If you would like to partner with us in reaching out to Ukrainian young people, pray about joining one of our summer 2017 teams. You also can join our daily or weekly prayer team, or you can help sponsor a Ukrainian to attend the camp. For more information on how to give, visit https://onemissionsociety.org/give/Ukraine-English-Ministries.

By Randy Marshall, OMS Missionary and Ukraine Field Leader

Tags: camp, english camp, summer, ukraine, volunteer, short-term missions,

Teach English and Make a Friend in Ukraine

May 17 2016

It’s always an adventure recruiting native English speakers and Ukrainian participants for our two summer English camps in Ukraine.

We never know exactly how God is going to work, but he always comes through with the needed people.

For example, in the spring of 2009, we were getting a lot of interest from Ukrainian girls for camp, but we had only four American women signed up to come in August—limiting the spots for Ukrainians to eight.

Our camps are set up for a one to two ratio of native speakers to Ukrainians—allowing each Ukrainian to live in a room with a native speaker and increasing the potential for relationship building, language practice, and spiritual impact.

We had two Ukrainian girls we really wanted to invite—feeling confident they were spiritually ready, but we didn’t have the space.

So, we sent out a last-minute appeal via email for more North American or British women … and then, we prayed. One woman from Colorado opened her messages, and the appeal for more women volunteers leaped out at her. She sensed in her spirit an immediate call from God to go to camp.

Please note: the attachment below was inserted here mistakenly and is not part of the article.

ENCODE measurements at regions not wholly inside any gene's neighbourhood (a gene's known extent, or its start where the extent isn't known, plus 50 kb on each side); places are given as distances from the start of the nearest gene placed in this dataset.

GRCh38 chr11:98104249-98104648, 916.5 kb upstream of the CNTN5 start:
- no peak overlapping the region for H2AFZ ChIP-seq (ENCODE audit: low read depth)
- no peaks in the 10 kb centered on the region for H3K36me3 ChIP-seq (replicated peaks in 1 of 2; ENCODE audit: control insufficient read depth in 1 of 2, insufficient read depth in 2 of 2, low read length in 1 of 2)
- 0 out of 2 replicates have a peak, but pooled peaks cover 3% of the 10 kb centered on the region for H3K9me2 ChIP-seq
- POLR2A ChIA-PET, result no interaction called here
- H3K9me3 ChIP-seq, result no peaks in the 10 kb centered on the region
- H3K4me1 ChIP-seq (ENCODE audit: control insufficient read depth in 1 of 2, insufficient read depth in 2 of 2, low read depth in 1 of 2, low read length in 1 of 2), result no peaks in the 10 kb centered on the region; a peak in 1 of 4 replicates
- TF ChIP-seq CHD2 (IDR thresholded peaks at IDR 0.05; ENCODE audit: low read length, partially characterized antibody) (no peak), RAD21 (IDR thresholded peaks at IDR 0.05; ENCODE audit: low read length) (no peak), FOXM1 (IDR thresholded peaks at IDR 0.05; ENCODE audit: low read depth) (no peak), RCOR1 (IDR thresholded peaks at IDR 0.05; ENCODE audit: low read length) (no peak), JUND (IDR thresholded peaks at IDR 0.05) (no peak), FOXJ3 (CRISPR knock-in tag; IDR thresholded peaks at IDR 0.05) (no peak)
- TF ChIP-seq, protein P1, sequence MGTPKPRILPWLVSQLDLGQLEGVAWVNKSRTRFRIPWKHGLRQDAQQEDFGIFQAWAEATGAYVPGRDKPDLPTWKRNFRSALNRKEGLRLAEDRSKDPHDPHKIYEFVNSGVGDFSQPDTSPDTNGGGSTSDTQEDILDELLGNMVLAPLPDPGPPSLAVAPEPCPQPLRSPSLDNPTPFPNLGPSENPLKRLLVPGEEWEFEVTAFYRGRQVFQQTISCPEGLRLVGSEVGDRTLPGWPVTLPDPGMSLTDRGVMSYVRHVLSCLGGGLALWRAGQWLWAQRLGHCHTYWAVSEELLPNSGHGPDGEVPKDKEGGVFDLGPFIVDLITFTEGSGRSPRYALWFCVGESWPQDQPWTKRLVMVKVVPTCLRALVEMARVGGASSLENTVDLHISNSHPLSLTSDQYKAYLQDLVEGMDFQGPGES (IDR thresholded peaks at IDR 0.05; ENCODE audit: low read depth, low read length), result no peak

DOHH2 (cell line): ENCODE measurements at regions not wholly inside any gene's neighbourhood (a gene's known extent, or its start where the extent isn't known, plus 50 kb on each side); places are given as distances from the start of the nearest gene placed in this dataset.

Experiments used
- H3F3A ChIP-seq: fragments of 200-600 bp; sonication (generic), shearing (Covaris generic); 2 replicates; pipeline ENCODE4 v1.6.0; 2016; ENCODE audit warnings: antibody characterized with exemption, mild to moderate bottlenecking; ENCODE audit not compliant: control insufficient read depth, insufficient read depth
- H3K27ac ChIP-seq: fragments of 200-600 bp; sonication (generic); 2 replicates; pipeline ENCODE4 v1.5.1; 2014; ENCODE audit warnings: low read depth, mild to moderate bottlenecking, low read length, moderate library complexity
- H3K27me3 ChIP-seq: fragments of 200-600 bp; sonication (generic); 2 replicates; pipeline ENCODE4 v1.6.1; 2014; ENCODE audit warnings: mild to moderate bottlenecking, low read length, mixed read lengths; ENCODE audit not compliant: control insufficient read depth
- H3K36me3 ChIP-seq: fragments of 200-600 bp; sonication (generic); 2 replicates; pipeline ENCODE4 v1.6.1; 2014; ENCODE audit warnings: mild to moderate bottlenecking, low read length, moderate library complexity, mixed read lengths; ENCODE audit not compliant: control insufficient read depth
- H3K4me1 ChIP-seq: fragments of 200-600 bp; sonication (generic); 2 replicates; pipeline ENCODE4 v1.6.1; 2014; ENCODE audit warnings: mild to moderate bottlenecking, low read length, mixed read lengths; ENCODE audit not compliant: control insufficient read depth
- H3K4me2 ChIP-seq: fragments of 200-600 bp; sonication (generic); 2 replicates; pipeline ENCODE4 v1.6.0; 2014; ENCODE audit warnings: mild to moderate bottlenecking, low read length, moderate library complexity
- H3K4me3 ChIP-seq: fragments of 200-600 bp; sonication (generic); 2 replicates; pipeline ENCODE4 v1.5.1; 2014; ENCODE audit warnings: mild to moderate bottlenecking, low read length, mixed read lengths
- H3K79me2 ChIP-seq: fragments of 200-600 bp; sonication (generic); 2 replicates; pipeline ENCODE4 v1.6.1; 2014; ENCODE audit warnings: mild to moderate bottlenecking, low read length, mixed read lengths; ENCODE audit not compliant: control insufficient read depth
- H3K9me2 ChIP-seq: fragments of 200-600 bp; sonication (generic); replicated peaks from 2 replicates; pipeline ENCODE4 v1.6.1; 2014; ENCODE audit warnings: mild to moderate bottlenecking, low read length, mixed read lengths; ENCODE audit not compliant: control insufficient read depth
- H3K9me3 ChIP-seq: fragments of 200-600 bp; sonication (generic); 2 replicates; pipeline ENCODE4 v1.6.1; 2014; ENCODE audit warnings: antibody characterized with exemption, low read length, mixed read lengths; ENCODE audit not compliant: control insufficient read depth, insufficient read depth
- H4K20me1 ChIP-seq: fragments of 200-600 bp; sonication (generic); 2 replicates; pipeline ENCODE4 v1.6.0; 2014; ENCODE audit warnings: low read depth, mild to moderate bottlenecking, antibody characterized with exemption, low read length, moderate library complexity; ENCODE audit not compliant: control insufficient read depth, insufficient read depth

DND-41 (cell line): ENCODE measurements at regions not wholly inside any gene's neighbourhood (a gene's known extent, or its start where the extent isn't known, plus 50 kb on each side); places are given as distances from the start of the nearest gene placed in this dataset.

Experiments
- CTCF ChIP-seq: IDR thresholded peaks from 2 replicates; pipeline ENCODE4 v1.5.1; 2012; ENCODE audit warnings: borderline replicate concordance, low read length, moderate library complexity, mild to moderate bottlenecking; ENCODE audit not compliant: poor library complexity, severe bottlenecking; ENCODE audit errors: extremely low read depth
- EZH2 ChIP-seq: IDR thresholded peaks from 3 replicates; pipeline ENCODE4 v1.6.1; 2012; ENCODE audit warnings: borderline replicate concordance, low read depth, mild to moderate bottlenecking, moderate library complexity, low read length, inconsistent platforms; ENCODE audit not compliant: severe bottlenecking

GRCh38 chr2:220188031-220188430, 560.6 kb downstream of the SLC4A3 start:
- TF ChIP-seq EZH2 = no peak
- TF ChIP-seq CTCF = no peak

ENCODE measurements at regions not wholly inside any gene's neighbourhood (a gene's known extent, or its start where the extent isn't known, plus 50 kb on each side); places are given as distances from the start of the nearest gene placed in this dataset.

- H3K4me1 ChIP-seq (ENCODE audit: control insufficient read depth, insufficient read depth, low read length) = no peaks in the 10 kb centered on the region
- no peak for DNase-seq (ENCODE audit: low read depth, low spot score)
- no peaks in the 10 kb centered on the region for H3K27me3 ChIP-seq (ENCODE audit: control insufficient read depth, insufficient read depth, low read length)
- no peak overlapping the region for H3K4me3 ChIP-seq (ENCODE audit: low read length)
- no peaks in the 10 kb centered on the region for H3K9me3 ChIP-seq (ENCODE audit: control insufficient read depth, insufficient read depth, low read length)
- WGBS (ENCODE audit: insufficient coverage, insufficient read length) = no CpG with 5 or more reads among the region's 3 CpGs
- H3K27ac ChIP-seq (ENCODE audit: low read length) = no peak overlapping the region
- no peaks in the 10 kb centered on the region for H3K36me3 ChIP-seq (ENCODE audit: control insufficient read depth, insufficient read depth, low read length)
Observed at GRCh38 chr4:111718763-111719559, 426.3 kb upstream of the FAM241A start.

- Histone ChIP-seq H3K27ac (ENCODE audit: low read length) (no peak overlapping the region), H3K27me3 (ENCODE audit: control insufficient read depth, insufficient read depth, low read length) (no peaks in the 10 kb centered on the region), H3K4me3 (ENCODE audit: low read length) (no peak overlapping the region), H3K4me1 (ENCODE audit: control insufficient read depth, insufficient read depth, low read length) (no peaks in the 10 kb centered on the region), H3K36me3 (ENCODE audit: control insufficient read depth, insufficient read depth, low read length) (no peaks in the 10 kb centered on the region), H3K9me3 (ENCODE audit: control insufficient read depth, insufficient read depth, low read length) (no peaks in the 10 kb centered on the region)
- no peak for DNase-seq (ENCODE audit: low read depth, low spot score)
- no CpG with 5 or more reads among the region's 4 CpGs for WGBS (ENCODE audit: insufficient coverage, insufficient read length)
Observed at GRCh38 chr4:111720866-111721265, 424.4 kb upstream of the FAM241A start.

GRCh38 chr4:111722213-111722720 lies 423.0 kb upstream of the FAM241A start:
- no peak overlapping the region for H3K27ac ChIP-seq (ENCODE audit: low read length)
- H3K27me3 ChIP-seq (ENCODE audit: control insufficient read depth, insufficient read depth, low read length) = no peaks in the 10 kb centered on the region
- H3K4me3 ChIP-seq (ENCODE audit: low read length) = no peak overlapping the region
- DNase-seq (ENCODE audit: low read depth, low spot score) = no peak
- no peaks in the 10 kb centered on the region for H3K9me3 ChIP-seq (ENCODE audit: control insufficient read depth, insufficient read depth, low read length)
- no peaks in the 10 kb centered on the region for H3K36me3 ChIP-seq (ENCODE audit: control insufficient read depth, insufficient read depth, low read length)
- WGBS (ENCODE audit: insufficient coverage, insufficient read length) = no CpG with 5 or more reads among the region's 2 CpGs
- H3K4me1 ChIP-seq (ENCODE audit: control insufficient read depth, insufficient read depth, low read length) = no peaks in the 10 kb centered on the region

It was late for her to join the team and to raise the funds, but God provided, and she came. God used her powerfully too, as one of her Ukrainian partners prayed to accept the Lord.

We always start recruiting our summer teams at the end of the camps the previous year because so many of the team members have been moved by the Spirit and have seen him work through them. They’re ripe and ready to come back.

We have many who come back year after year, they love it so much. “It’s the greatest two weeks of my year,” said a Kansas farmer after his fifth time at camp last year.

Jennifer Schreckengast, a caregiver for the elderly in Colorado, loved her first time at camp last year. And she’s signed up to join us again in August. “This has brought me closer to God,” she said. “To see his love be shown to others—it’s amazing!

“This camp changes everything I thought I knew about missions,” she added. “The disappointment I feel that I must leave. It’s like cutting a cord that is in my heart to Ukraine. It won’t stop me from coming back.”

These camps are a great way to show and share with pre-Christian Ukrainians what it means to live in relationship with Jesus Christ. Most of these Ukrainians come to the camp because they want to practice their English, but by the end, most of them have become quite interested in God and the Bible, and some even make commitments to follow Jesus.